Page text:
The probability that the Brands owned property and land both in Chrishall and Elmdon during the seventeenth century becomes a certainty by John (1711-1790) is reached, for John was born in Elmdom in 1711, left a will which shows that he held land in both parishes, and in Little Chesterford, five miles east of Elmdon, as well. This will provides evidence that the Brands looked on Elmdon as their home village as Chrishall as their second string, because the Elmdon land was left to the eldest son John (1735-1804) for his life, and had then to pass to his son, while the Chrishall land was left outright to John's youngest brother Thomas who, incidentally, had married as his first wife Ann Pigg, of the Chrishall farming family. The middle son, George (1739-1790), like Thomas, was a blacksmith living in Chrishall, but he did not inherit any land, possibly because he was already set up in business. He did, however, receive a legacy of £50 0s 0d, and an equal share in the proceeds of the sale of the Little Chesterford copyhold land, along with his brothers and sisters.


Having disposed of his land in his will, John Brand turned his attention to his grand-daughter, Mary Brooke (about 1750ish)who seems to have been living with him and his wife. He not only left her £20 0s 0d, but also 'the bed whereon she commonly sleeps in my now dwelling, and bedding and furniture from the same room'. On the face of it, the testator's wife Mary (1738-about 1800ish) did not do as well as one might expect, for all she got was an income of £2 0s 0d a year from the Chrishall land, a lump sum of £60 0s 0d, a her choice of household goods other than those earmarked for her grand-daughter.


If might be thought that with John Brand (1735-1804) settled in the Elmwood property, and his brother Thomas is Chrishall, this side of the family would now split into two branches, each in future keeping to its parish. This, however, was not the case. Two generations later, the Elmdons Brands were still using Chrishall as a place for the eldest son to go while waiting to inherit the Elmdon forge.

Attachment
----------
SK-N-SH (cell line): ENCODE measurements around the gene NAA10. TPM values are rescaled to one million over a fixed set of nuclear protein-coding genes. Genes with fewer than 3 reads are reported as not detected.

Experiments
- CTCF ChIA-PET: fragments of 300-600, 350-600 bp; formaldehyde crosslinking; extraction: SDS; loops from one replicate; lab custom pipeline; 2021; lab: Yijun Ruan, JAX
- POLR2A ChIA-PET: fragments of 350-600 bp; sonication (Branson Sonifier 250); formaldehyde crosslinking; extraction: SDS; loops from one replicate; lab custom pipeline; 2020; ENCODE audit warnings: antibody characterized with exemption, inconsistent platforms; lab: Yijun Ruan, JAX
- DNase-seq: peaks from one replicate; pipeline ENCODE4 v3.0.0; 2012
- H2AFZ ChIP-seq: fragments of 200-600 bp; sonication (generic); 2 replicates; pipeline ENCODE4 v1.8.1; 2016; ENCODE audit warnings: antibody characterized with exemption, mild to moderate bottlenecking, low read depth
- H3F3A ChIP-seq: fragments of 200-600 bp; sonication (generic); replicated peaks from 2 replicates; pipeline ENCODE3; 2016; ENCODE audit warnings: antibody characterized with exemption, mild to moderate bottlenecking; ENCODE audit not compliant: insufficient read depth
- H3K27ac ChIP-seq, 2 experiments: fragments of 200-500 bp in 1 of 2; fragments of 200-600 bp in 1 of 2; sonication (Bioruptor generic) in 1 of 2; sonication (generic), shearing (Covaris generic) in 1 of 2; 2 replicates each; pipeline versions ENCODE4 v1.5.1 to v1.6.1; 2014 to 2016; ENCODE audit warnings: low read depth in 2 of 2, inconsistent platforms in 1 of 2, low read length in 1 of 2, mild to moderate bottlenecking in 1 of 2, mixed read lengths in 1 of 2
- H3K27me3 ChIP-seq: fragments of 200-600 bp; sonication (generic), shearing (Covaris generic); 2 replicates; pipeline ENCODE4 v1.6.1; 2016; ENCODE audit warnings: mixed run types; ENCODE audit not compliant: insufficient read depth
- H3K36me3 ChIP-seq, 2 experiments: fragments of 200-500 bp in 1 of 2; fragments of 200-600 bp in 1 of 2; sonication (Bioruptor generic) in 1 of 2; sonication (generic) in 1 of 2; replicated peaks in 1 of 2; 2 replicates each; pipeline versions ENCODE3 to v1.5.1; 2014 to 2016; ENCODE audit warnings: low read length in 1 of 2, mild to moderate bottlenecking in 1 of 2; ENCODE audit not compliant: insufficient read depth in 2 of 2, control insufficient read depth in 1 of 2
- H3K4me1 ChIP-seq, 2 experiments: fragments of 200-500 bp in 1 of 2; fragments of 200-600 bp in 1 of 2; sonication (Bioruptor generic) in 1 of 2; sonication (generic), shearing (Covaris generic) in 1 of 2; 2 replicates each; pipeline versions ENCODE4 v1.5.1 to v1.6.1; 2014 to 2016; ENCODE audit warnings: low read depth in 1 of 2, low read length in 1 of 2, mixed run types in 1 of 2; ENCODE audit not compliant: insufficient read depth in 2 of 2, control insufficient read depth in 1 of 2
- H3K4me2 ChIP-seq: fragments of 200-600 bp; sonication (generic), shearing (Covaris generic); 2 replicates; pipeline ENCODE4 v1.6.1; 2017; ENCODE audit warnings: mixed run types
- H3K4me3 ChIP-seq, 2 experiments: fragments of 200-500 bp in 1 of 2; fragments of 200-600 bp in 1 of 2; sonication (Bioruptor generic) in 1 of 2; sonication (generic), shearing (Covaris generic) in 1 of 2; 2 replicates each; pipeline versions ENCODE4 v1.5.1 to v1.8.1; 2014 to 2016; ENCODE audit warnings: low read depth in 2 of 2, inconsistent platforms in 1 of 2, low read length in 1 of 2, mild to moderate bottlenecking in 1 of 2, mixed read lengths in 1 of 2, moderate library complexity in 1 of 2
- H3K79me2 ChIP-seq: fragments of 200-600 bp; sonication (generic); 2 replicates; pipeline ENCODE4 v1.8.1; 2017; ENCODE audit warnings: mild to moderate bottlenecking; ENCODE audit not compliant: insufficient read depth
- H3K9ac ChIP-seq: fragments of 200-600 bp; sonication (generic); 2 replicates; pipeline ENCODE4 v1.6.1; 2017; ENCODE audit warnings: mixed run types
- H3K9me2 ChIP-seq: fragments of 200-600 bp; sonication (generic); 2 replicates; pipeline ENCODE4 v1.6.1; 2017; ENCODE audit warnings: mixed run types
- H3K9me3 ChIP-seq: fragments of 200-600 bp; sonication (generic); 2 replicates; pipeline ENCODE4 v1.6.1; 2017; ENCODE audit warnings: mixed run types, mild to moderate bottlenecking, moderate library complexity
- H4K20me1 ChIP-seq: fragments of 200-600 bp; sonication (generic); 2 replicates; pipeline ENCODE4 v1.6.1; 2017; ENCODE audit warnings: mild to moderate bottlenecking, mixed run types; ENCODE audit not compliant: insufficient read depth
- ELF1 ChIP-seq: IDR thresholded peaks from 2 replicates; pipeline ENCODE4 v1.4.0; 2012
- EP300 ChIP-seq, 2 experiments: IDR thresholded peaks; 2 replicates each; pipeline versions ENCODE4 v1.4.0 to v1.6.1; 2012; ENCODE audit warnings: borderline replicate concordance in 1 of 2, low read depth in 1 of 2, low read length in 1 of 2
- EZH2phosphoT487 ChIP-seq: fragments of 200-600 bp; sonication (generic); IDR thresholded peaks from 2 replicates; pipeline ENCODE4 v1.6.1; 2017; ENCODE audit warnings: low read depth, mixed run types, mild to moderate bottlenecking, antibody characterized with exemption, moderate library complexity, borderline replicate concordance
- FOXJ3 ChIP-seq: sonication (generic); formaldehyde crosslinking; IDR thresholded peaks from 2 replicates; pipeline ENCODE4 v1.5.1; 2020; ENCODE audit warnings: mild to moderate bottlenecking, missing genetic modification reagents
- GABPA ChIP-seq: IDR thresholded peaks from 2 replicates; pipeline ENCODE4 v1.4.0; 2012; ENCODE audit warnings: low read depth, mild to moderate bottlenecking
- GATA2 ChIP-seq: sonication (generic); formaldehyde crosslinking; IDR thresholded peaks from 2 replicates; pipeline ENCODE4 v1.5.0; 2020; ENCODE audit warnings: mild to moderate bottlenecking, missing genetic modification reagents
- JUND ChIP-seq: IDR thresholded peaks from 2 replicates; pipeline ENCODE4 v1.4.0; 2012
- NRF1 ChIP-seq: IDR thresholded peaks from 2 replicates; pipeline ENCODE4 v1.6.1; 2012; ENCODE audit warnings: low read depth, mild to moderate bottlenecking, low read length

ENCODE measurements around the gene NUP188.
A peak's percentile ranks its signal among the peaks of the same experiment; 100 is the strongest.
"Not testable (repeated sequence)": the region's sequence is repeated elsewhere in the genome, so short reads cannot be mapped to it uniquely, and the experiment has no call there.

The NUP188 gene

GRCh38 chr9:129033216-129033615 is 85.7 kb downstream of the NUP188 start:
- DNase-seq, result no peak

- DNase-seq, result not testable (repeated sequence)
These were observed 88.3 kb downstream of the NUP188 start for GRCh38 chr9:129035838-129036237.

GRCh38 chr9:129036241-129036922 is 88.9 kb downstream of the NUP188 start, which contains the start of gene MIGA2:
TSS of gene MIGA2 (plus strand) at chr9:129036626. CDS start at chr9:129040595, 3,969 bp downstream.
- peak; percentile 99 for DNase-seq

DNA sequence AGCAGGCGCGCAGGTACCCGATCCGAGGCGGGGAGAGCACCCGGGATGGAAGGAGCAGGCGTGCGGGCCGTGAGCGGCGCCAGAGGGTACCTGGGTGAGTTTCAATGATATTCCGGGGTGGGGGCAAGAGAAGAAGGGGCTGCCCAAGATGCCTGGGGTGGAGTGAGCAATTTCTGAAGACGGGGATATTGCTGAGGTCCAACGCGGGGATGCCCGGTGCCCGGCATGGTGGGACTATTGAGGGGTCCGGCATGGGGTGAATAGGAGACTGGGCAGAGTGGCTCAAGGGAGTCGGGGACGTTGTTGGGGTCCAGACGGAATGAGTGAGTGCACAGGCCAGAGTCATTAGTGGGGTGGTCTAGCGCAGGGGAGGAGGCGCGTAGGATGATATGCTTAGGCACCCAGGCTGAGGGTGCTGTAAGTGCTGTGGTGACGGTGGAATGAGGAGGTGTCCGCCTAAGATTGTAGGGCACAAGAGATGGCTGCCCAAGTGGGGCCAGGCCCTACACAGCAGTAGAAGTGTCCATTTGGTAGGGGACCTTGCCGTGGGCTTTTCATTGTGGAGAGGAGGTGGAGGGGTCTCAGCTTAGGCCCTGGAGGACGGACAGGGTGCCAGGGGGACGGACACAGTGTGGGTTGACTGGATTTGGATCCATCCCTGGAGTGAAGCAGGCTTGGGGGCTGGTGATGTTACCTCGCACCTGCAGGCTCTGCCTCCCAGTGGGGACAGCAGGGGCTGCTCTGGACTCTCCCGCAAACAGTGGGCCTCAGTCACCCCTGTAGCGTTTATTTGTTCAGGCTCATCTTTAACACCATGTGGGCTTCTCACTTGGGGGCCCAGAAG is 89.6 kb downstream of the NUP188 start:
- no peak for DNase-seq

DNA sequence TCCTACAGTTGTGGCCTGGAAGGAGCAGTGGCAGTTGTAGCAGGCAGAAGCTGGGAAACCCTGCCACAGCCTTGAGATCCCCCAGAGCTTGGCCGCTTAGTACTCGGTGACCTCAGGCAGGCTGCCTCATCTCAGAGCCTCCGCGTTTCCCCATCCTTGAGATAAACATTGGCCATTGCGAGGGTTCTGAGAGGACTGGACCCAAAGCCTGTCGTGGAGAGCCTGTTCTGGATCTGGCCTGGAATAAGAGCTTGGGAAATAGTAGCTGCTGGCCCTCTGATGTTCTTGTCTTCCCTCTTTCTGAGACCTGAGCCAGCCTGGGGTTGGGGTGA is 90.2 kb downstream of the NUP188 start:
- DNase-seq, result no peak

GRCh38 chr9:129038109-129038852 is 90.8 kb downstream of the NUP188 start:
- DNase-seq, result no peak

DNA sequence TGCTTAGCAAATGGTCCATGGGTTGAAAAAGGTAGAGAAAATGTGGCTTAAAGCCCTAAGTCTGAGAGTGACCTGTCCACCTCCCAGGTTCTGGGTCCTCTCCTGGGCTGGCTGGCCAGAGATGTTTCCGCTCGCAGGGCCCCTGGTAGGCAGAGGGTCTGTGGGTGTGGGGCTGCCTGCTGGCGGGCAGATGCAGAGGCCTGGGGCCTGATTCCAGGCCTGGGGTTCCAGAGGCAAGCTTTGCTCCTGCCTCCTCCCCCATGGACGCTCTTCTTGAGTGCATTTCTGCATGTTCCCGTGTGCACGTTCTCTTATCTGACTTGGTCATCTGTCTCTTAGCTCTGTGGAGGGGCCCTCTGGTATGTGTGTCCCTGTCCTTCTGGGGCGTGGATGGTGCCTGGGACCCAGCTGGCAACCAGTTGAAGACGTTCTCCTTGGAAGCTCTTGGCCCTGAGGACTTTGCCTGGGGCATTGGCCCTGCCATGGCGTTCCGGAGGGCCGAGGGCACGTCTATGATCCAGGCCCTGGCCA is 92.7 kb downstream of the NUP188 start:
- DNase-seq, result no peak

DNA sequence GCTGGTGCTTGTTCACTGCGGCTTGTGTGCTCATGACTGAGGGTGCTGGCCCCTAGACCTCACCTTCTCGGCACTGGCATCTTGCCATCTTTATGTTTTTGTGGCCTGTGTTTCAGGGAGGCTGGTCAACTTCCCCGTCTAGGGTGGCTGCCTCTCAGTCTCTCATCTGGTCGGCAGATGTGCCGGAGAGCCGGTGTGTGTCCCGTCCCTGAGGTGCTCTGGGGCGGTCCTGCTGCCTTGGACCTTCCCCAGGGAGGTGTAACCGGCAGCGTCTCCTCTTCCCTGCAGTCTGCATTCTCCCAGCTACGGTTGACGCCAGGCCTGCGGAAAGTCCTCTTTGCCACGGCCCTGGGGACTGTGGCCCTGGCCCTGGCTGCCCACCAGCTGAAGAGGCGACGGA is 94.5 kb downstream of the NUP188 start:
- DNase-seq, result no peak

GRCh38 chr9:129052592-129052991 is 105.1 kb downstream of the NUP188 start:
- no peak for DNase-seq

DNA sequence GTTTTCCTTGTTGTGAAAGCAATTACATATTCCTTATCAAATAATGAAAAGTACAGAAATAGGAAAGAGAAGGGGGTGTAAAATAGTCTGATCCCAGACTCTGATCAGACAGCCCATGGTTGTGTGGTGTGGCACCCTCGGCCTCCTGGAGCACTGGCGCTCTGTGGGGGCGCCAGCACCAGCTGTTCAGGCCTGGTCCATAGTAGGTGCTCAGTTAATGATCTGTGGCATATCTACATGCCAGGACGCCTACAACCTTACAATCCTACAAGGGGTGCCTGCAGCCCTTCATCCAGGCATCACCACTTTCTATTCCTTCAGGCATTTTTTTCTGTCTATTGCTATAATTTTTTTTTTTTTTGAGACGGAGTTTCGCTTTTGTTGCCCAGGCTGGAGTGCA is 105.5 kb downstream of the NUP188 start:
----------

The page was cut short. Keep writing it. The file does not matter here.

In general, the younger sons of the forge-owning Brands became blacksmith like their elder brothers, probably work at first as apprentices in the smithy. This was true of the first example we have of a son of a Brand blacksmith who did not inherit land, namely George (1739-1790) who inherited a sum of money from his father but no property. There is no reason to suppose that he not continue as a blacksmith for his working life, but the same was not true of his own son, also called George (1764-1837). Young George had to compete with his two cousins, John (1769-1849) and Thomas (1775-1812) who were the sons of the senior line, for any work going in the Elmdon forge, and his father had no property in Chrishall for him to take over. Instead, he became a farm labourer and the founder of a family of agricultural workers who lived in Chrishall throughout the nineteenth century.


William Brand (1718-1797) was the youngest of three (four?) sons, although the middle boy died when he was seven. As we have seen, John Brand (1711-1790), William eldest brother, inherited the forge, and owned land in Elmdon and Chrishall, but there is no indication that he was a shopkeeper. It is quite possible, therefore , that William as the younger son took over the Elmdon shop that had once been the property of his greatuncle Robert (1650-1721), although this is only a supposition, and if he did so, then he may have supplemented his income by farming land in Elmdon's open fields, in the same way that his great-great-grandson John (1835-1883) tenanted Hill Farm in 1861, as well as keeping the shop across the road in Elmdon High Street. Certainty, William's daughter Elizabeth (1753-1841) owned two strips of open field land at the time of Enclosure Act of 1824.


Edited extracts from "Elmdon - Continuity and change in a north-west Essex village - 1861-1964- Jean Robin"